Although not one of the UK’s biggest cities, there’s still plenty to see and do in Newcastle. We asked recent graduate Maisie to share her insight in to some of the key parts of The Toon to give you an idea of what you can expect living in one of the UK’s friendliest cities.
To ‘outsiders’ Newcastle city centre is all about the nightlife. You’ve got bars and clubs coming out of your ears. You’ll spot more stag and hen do’s than you can shake a stick at and maybe you’ll even catch sight of the Geordie Shore cast falling out of Bijoux.
But when the sun comes up the city centre has even more to offer.
From Northumberland Street to Eldon Square, Newcastle’s got it covered when it comes to high street shopping. For the sporting types, Newcastle United’s stadium St James’ Park sits just a short walk away.
Awash with culture, Newcastle is home to numerous museums, art galleries and theatres (some of these can even be found on our beautiful campus!), visit The Stand on a Wednesday for a £3 comedy night (quality not always guaranteed).
Not forgetting the Quayside; take a romantic stroll along the river and admire Newcastle’s many bridges (seven to be exact). And at night watch the millennium bridge light up in colour.
Just north of the city centre sits Jesmond, a suburb home to private schools, independent shops and artisan cafes. In amongst its beautiful period houses and nice restaurants live students, lots and lots of students.
At first glance Jesmond doesn’t exactly scream at you as an ideal location for grubby student digs, but most students favour this suburb in their second and third year due to its close proximity to the city centre and the infamous Osborne Road.
Osborne Road is lined with different bars and eateries; head to Osbornes for drinks or maybe Jam Jar to line your stomach with a burger.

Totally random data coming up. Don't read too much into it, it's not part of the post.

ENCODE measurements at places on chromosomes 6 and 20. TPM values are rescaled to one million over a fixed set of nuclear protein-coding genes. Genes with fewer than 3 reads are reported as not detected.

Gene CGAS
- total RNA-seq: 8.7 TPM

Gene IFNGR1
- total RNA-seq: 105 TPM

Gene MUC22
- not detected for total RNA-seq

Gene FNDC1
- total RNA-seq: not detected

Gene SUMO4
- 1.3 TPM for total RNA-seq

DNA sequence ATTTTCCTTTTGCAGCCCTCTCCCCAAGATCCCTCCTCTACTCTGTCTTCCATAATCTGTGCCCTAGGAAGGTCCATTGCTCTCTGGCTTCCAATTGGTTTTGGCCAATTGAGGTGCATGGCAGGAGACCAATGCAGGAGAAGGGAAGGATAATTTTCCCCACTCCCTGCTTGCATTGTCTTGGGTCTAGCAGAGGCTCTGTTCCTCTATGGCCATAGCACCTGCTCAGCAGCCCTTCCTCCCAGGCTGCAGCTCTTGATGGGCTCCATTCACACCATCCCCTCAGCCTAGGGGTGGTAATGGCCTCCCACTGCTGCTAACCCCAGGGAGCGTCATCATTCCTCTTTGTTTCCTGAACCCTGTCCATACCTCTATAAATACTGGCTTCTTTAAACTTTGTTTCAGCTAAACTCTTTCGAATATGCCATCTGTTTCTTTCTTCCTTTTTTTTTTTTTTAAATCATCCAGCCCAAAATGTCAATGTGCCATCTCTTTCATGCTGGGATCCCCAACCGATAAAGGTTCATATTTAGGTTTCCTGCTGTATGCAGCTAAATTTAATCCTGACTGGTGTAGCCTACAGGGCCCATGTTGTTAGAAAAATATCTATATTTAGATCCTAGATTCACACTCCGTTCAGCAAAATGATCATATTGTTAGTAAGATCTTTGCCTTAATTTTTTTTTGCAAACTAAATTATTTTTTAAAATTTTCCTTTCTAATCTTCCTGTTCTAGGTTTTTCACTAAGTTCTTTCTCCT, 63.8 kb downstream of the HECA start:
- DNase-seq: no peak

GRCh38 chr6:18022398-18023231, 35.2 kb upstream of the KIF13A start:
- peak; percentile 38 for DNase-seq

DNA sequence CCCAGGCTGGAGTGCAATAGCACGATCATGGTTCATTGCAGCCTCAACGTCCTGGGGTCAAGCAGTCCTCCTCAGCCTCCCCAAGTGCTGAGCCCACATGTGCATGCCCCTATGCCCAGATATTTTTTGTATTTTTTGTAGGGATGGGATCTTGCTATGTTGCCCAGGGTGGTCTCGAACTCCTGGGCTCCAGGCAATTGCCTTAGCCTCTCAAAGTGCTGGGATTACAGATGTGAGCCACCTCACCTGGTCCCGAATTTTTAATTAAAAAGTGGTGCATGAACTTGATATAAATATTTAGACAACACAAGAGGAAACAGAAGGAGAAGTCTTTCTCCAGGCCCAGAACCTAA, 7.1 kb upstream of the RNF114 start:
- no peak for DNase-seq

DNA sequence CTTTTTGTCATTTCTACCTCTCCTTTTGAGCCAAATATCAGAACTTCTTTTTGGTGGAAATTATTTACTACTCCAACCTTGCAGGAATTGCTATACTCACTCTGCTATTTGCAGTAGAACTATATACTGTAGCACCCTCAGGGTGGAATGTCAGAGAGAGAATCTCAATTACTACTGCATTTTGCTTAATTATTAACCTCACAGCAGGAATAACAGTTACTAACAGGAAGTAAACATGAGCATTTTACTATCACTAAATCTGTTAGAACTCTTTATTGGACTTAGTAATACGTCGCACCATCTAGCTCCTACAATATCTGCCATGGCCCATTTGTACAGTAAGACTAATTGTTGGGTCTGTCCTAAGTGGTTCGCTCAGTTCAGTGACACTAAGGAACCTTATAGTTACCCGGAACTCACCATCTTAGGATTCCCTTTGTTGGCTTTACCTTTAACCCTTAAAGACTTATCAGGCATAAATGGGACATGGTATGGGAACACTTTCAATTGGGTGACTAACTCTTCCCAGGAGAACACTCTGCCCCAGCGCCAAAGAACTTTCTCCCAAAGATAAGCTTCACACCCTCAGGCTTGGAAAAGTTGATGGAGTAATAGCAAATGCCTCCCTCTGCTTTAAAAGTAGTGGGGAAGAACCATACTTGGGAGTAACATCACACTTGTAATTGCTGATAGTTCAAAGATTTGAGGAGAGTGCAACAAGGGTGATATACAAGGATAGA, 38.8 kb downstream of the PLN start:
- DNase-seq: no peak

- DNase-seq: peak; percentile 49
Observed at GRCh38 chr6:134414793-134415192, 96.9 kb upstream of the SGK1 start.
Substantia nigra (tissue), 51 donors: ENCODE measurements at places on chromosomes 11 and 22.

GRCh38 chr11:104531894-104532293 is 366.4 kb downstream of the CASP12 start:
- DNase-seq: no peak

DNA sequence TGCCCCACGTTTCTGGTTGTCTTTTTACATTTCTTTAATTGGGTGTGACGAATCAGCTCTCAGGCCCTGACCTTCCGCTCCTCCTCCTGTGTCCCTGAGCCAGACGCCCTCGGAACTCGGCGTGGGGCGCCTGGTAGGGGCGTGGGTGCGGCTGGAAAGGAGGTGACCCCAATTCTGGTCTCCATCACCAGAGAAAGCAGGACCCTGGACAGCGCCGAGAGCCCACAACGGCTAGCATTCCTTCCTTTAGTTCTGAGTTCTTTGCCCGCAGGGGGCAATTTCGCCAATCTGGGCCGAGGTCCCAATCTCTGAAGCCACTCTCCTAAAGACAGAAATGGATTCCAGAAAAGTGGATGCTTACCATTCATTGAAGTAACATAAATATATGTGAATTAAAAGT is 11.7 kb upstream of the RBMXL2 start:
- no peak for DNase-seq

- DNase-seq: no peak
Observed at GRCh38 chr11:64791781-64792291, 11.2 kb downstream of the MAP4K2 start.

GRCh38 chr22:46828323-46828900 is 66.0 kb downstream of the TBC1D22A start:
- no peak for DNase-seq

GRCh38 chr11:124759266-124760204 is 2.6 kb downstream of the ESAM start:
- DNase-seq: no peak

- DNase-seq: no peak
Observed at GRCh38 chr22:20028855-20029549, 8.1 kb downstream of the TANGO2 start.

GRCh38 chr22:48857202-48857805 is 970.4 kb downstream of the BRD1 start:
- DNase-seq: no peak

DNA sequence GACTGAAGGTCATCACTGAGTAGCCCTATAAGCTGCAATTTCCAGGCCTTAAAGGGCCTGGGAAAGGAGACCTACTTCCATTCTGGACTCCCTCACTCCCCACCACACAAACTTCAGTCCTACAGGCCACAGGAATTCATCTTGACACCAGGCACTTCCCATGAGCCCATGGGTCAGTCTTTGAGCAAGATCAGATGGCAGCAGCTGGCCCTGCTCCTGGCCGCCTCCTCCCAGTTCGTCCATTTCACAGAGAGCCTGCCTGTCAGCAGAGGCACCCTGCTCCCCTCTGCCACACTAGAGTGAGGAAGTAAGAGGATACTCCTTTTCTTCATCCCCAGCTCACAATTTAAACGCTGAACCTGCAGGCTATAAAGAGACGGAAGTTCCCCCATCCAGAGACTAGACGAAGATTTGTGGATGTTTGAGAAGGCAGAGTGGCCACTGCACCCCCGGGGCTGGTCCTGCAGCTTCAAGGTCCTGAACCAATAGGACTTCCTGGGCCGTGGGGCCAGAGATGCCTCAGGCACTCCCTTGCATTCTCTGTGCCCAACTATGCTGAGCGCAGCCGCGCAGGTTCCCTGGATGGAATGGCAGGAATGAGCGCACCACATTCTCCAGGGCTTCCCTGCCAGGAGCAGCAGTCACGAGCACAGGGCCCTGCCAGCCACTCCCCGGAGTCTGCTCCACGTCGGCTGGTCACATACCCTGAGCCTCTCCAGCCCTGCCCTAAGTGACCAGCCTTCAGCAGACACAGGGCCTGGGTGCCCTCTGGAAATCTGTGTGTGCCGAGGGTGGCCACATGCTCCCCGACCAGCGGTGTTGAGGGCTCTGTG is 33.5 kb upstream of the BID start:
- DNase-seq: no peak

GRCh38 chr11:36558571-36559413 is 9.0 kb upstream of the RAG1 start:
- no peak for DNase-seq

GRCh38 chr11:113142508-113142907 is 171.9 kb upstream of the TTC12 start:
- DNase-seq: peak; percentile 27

If you find yourself in need of a relaxing afternoon, a wander through the lovely Jesmond Dene and a trip to Pets Corner will set you right.
Heaton is another studenty suburb. It might be lacking in nightlife when compared to the likes of Osborne Road, but it makes up for it in cheaper accommodation and plenty of independent cafes to spend your time in.
Big hits in Heaton include the healthy eaters dream Naked Deli, as well as the ultimate brunch destination The Butterfly Cabinet.
If you feel inclined to work off those pancakes, just a short walk from the centre of Heaton you can find Newcastle Climbing Centre, located in a refurbished church!
Walk the streets of Heaton long enough and some celebrity stardust might even rub off on you. Rock legend Jimi Hendrix is rumoured to have once busked on Chillingham Road and pop queen Cheryl Cole is Heaton born and bred.
The first and most important thing you need to know about Gosforth is that it is the birthplace of Greggs. I kid you not, the original Greggs bakery opened on Gosforth High Street in 1951.
Now you’ve been blown away with that stunning fact, you might be interested to know that Gosforth is one of Newcastle’s most popular residential areas along with Jesmond to its South.
Gosforth has a bustling High Street with plenty of shops, supermarkets, restaurants and pubs; it’s well worth a visit to the popular gastro-pub The Brandling Arms.
Gosforth has great transport links – numerous Metro stops and plenty of buses mean that you’re never more than a short trip from the city centre.
Head across one of the Tyne’s many bridges and you’ll find yourself in Gateshead. Generally lumped in with Newcastle, it is classed as a town in its own right.
All of the exciting stuff on the Quayside like The Baltic art gallery and the architecturally stunning live music venue The Sage can be found on the Gateshead banks of the River Tyne.
Whilst the town centre leaves a little to be desired, you’ve got all of your essential amenities including two gyms and a giant Tesco. What more could you want really?
Beyond the Quayside, Gateshead’s main selling point is the Metrocentre, this is actually the largest shopping and leisure centre in the UK (ooooh!). If there’s anything that Newcastle city centre lacks (I’m looking at you, Zara), you can be sure to find it in the Metrocentre, along with a whole host of restaurants and an Imax Odeon cinema. Watch out at Christmas time though, it gets BUSY.
Over in the West End of Newcastle parts of the historic landmark Hadrian’s Wall can still be seen (although you might want to venture further afield to see more!).
You’re in good company if you reside in the West End with multi-millionaires Ant and Dec both having grown up in the area.
The West End is home to the Newcastle suburb Fenham, which has a large student population, indeed, one of Newcastle’s own halls of residence St Mary’s College, is situated here.
Fenham has lots of multicultural shops as well as plenty of restaurants. Whilst Fenham itself doesn’t have a Metro station, there are plenty of regular buses which mean you’re never more than a 10 minute journey from Newcastle City Centre.